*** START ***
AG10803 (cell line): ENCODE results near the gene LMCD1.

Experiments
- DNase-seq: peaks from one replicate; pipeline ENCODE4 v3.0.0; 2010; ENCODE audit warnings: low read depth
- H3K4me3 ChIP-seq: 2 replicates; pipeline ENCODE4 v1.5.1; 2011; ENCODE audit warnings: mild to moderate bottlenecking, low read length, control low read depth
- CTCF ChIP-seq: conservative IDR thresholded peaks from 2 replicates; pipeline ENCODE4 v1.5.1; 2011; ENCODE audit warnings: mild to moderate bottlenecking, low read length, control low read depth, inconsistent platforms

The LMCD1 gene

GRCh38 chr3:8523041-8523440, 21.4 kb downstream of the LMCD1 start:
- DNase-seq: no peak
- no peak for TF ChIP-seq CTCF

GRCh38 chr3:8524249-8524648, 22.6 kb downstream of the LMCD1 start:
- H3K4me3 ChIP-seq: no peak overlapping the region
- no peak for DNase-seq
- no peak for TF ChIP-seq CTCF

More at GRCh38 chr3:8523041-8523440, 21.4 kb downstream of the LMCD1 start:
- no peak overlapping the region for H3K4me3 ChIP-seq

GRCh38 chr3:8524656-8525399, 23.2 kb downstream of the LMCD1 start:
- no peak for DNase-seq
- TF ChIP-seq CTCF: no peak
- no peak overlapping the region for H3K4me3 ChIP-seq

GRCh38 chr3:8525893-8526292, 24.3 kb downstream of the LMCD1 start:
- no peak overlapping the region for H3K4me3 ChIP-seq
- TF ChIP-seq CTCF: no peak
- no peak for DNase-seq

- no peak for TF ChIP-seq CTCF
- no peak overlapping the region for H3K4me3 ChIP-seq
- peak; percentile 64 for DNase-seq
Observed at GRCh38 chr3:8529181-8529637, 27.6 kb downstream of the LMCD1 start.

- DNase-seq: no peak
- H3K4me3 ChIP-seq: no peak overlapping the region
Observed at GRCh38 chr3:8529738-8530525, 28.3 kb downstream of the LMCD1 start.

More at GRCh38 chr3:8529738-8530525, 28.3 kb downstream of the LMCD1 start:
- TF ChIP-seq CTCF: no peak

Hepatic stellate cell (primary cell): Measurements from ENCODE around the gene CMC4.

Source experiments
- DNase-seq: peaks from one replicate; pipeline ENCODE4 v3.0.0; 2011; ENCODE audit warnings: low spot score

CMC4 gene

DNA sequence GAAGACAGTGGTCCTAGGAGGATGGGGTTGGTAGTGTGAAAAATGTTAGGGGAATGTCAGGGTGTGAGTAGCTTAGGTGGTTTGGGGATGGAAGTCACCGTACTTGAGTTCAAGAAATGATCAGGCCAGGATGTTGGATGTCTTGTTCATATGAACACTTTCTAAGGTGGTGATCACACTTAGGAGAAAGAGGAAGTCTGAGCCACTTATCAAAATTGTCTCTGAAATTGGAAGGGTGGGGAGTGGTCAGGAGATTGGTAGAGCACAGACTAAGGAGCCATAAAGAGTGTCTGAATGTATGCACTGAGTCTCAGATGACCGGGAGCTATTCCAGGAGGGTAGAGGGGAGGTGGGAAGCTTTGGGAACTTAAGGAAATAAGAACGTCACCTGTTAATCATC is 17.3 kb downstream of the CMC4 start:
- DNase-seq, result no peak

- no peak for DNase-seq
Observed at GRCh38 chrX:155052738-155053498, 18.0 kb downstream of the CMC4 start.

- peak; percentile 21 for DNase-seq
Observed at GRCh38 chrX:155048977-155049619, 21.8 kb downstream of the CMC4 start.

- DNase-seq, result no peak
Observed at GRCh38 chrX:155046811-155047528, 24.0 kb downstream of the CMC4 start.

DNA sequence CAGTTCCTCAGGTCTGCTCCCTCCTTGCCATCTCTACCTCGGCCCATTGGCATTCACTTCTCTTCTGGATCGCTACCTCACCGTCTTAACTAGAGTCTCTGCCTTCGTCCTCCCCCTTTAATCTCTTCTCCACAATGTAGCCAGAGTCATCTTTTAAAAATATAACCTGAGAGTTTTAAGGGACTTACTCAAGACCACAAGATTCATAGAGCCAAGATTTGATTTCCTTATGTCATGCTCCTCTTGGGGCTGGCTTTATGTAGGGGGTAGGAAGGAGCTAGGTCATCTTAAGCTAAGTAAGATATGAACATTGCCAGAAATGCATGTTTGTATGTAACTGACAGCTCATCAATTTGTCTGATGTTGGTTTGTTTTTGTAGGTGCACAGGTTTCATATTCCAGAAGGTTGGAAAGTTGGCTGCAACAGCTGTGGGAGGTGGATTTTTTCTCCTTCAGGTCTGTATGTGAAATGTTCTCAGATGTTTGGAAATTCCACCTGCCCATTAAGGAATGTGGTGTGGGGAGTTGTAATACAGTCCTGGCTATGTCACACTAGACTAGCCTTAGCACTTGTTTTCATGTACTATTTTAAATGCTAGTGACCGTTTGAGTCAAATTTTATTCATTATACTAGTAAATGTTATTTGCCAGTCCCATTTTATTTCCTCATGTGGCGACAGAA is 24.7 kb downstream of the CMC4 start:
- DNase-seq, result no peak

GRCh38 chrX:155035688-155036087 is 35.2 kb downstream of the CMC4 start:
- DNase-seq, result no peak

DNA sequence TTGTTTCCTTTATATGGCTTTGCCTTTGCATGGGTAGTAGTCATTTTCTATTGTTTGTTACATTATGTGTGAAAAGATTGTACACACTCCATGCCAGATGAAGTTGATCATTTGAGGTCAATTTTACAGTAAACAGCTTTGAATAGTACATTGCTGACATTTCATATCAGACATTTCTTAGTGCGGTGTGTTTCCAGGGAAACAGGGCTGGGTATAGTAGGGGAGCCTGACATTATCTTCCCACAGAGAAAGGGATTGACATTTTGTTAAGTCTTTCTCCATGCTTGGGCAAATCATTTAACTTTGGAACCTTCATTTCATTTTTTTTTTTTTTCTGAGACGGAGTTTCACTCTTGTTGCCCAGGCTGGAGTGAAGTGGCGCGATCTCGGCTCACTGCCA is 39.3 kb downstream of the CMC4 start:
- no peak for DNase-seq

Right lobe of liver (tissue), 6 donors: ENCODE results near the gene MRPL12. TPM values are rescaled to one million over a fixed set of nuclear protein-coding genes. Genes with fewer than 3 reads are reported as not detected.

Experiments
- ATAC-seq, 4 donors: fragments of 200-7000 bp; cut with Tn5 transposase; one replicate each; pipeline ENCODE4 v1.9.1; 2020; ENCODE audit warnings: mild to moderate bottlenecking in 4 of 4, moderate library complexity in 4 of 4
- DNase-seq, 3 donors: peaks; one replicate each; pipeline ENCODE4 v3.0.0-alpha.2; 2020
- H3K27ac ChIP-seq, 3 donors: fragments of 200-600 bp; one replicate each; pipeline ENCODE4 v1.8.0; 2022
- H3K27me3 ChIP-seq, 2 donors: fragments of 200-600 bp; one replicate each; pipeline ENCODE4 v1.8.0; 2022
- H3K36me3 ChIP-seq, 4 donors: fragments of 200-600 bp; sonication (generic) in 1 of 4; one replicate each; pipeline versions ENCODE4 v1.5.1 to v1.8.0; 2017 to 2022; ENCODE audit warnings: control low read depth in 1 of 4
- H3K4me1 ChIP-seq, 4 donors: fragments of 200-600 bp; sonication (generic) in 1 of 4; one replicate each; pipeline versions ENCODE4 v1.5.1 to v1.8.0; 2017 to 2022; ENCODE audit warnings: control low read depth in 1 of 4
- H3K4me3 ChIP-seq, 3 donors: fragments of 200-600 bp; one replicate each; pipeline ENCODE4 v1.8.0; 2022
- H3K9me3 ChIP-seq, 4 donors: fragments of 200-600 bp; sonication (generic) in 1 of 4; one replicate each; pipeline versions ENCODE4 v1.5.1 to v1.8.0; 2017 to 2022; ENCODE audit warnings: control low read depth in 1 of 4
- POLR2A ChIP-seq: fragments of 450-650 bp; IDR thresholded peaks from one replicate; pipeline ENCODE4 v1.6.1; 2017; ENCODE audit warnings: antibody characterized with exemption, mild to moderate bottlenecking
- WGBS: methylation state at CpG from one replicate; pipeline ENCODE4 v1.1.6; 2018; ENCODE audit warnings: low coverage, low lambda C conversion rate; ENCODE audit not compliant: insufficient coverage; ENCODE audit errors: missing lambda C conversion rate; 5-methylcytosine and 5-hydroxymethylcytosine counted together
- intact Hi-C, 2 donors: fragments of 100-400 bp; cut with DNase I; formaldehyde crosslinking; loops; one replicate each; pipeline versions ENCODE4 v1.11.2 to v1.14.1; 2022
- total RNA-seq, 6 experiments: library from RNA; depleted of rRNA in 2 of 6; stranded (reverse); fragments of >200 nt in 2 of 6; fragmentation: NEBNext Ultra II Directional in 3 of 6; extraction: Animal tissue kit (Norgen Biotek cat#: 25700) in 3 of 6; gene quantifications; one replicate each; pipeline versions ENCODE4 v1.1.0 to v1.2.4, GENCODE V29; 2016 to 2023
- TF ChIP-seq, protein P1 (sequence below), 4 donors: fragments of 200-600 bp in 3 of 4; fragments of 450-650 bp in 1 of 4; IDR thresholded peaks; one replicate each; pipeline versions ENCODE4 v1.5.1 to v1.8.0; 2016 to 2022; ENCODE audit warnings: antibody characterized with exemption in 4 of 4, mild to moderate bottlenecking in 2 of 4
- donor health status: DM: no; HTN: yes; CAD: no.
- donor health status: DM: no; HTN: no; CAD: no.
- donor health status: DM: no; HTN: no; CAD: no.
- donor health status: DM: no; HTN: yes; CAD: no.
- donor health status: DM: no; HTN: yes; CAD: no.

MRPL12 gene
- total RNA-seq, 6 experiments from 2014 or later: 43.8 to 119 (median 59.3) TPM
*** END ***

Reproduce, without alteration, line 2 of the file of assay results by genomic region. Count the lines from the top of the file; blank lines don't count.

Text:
Experiments